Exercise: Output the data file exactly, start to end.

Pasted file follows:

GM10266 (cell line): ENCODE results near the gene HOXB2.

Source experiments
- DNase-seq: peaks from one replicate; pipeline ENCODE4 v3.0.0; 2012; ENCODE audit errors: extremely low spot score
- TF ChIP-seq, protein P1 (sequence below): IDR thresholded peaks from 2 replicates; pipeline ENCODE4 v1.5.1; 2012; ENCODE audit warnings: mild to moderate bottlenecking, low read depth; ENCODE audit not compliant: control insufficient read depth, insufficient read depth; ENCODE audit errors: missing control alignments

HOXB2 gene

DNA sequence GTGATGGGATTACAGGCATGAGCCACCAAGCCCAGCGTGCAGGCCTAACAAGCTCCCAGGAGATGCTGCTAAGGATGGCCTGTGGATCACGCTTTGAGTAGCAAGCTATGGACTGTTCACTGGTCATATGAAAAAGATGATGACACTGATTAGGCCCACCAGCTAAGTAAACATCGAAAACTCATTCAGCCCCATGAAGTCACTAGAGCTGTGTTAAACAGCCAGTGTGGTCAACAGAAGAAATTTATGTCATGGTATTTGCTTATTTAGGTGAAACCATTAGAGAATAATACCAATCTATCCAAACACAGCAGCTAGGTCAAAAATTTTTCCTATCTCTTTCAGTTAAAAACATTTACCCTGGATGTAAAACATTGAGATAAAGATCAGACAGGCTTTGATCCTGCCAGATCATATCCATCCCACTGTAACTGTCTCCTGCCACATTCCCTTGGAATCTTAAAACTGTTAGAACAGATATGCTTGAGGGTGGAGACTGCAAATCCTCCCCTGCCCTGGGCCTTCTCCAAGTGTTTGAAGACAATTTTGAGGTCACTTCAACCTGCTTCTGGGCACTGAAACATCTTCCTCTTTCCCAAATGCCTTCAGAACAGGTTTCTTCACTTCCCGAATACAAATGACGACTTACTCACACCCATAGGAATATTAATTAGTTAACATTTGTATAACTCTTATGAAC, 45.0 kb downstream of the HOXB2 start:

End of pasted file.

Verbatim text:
GM10266 (cell line): ENCODE results near the gene HOXB2.

Source experiments
- DNase-seq: peaks from one replicate; pipeline ENCODE4 v3.0.0; 2012; ENCODE audit errors: extremely low spot score
- TF ChIP-seq, protein P1 (sequence below): IDR thresholded peaks from 2 replicates; pipeline ENCODE4 v1.5.1; 2012; ENCODE audit warnings: mild to moderate bottlenecking, low read depth; ENCODE audit not compliant: control insufficient read depth, insufficient read depth; ENCODE audit errors: missing control alignments

HOXB2 gene

DNA sequence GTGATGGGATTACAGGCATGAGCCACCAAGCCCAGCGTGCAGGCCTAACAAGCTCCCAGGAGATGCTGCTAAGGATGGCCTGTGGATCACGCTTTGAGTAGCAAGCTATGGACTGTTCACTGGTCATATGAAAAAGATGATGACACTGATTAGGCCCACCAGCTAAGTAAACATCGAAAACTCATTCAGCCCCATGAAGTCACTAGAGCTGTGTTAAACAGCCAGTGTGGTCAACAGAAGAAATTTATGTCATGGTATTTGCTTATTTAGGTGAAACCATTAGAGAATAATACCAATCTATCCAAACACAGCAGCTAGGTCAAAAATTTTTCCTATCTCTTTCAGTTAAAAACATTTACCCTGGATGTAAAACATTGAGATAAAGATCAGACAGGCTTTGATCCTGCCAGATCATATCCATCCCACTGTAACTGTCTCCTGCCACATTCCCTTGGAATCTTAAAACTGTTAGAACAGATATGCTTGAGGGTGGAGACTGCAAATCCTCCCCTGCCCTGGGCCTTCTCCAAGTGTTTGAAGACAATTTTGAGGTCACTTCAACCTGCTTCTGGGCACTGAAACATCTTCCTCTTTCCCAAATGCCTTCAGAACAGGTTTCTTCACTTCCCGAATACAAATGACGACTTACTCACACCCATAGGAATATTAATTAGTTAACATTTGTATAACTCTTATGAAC, 45.0 kb downstream of the HOXB2 start: